Journaling may help you notice patterns in your thinking, which can be advantageous in the long term by pointing out areas of growth you might not initially notice. When angry, remove yourself from the situation, sit down, and write out your thoughts and feelings. Some people find it therapeutic to journal with paper and pen to slow themselves down. Others might use a phone or computer to get their thoughts out quickly and conveniently. 

Find a physical release of anger

In some cases, you might feel that your anger is so intense that it causes physical sensations like burning skin, clenching muscles, or nausea. You may notice a spike in adrenaline or physical energy. 

Physical release through running, going to the gym, or using an exercise machine may help you release this energy positively. Studies show that physical activity is highly supportive of anger management. However, note that some physical activity, like punching a pillow or a punching bag, may increase anger.

Vent to someone you trust

Social connections have benefits for mental and physical health. Emotional repression is correlated with negative health impacts and can worsen anger, so you might try reaching out to someone you love to vent or socialize with. Venting to someone, whether they're a hotline volunteer, therapist, or a friend, might offer validation and a sense of camaraderie. 

If you want to vent but aren't seeking advice, let the individual know beforehand. In addition, ask for emotional consent before unloading your thoughts on another person. A friend might not be in the headspace to hear about emotional topics in some circumstances. 

Take a break

When you feel angry or irritated, take a break. Go to the bathroom and close the door or go to your car and sit for a few minutes. If you're at work, consider focusing on the task at hand and taking a break as soon as you can get a few minutes away from your job. 

While on your break, focus on your breathing and calm your thoughts. You can use visualization techniques to imagine yourself in a relaxing place, like a clearing in the woods or your favorite place to go camping. Try to find imaginary stimuli in your visualization that engage the senses. For example, if you're visualizing a forest, you might imagine what smells you can notice and what sounds you hear.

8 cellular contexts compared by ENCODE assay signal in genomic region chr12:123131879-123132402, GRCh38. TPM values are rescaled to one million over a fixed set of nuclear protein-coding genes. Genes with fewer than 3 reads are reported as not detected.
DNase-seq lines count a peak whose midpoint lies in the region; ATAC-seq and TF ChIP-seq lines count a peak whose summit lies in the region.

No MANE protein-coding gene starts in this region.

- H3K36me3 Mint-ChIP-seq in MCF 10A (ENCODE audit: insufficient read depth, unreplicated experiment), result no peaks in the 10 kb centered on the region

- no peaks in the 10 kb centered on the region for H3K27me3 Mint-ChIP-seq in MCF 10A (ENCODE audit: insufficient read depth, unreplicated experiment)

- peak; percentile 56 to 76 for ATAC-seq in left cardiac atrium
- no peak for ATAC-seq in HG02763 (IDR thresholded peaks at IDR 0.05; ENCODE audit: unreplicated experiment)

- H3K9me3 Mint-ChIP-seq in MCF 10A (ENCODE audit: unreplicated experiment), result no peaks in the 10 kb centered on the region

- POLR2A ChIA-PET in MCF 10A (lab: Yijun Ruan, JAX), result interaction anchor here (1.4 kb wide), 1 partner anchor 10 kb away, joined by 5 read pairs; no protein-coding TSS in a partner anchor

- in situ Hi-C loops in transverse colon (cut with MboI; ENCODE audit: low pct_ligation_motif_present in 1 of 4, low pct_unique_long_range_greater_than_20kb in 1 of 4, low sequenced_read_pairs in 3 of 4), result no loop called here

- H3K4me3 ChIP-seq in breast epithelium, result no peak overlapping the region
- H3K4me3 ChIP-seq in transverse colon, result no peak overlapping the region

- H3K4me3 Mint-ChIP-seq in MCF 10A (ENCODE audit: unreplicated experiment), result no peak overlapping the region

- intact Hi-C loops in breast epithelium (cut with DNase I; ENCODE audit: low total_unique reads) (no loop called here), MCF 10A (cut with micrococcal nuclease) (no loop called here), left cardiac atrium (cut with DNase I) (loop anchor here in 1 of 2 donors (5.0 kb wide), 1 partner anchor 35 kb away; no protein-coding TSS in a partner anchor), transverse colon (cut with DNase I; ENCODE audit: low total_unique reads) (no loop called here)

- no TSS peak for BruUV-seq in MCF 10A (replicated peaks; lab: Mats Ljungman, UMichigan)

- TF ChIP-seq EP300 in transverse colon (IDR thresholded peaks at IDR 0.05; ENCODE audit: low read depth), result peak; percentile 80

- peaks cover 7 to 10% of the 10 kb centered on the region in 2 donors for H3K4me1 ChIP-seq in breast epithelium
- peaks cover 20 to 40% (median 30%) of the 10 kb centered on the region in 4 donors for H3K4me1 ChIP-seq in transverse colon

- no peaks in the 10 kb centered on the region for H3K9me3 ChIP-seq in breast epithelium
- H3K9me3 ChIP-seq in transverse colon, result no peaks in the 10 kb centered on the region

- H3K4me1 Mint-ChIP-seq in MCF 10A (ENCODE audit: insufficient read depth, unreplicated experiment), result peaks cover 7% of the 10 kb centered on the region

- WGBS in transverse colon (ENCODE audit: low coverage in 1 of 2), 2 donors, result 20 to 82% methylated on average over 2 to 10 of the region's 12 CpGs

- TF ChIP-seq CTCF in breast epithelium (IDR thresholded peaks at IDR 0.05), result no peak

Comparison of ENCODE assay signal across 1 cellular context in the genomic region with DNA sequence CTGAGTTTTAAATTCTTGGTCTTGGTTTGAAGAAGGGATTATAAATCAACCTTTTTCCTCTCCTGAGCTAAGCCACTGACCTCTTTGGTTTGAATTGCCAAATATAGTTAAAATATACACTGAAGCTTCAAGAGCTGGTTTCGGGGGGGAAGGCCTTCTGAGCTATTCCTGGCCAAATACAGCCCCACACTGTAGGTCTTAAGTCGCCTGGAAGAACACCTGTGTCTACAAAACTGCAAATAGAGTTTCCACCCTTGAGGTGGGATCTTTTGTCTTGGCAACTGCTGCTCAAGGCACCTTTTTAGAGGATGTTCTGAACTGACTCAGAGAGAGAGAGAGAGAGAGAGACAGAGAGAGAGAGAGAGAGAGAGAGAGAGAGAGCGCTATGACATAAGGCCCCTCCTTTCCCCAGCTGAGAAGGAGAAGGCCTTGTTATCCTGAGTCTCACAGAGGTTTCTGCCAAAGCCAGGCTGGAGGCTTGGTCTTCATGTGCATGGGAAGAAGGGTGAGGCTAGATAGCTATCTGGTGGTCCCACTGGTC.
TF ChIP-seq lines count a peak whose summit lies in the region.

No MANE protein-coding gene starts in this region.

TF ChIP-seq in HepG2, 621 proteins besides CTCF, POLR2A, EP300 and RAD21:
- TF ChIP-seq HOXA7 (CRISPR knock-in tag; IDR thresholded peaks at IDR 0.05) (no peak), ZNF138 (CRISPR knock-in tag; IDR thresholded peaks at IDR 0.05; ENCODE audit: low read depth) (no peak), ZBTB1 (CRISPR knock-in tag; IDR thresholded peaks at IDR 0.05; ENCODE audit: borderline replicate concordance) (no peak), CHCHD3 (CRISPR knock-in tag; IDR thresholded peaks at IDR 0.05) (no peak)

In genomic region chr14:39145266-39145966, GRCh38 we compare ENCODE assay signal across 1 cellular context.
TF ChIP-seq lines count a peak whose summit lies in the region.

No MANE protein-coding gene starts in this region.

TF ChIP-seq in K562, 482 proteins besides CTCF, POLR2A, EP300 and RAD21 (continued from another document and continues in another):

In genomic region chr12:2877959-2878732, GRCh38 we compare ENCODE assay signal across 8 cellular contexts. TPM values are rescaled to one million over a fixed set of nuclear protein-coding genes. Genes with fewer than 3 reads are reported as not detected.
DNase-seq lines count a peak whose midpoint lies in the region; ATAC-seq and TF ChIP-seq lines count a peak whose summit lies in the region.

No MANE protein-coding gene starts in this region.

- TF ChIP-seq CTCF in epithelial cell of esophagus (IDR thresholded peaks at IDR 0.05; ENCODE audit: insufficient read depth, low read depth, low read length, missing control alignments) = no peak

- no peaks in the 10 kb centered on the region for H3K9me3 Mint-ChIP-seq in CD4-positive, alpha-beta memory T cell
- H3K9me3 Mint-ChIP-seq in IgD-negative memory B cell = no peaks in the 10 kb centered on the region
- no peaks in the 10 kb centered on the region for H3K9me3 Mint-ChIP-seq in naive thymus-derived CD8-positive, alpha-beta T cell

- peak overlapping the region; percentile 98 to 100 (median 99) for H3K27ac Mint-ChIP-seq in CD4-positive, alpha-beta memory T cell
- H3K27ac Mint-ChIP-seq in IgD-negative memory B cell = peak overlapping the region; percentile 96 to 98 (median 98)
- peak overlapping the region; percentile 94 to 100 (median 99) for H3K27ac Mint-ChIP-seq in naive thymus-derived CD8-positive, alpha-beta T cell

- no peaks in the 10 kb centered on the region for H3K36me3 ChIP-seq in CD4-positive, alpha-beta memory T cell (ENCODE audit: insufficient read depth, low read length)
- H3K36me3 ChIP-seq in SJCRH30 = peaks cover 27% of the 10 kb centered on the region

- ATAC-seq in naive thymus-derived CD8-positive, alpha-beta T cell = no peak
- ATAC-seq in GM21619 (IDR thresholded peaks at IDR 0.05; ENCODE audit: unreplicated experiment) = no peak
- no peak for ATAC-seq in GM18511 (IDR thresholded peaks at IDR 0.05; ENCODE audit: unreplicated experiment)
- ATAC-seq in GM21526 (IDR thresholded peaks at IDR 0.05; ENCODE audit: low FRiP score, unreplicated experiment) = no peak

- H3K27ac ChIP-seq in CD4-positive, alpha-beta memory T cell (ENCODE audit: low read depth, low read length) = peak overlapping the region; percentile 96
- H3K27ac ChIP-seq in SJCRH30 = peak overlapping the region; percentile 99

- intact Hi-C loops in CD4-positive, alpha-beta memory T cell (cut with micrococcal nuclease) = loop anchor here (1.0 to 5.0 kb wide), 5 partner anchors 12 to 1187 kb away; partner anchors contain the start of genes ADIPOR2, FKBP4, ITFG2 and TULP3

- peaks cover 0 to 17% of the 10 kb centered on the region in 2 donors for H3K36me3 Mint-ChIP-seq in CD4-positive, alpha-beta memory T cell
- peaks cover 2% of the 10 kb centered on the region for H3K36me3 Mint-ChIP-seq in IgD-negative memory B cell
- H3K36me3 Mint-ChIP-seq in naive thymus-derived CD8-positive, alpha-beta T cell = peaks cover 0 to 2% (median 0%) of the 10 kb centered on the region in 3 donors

Consider the underlying cause of your anger

Anger is sometimes a secondary emotion caused by an underlying need. Difficulty with anger management can sometimes pair with difficulty identifying emotional, psychological, social, or physical needs. Take a break to ask yourself what you need and how you can accomplish that need. You can also consider whether your anger resulted from sadness, fear, guilt, disgust, or another emotion. Targeting the initial emotion may be more effective than targeting the anger if this is the case. 

Try cognitive restructuring

Cognitive restructuring is a coping skill from cognitive-behavioral therapy that has been proven effective in helping individuals cope with anger. Restructuring your thoughts can involve acknowledging those that may be maladaptive and taking a moment to reframe them.

How you talk to yourself may impact you the same way you talk to others could impact them. When you tell yourself statements like, "Everything is ruined," you might increase a painful emotion. To change the thought to a more productive but still validating option, you might tell yourself, "This situation is upsetting, and it's understandable to be angry. However, I'm ready to find solutions." 

Cognitive restructuring may be difficult to establish as a skill on your own. Consider contacting a cognitive-behavioral therapist if you'd like to further explore how this skill might support you.  

Consider problem-solving

Some people feel angry when they feel out of control of a situation. If you can pinpoint a problem that caused you to feel angry, try to change your focus to a problem-solving lens. You can use the energy of your anger to consider what might put an end to the situation or make it less impactful.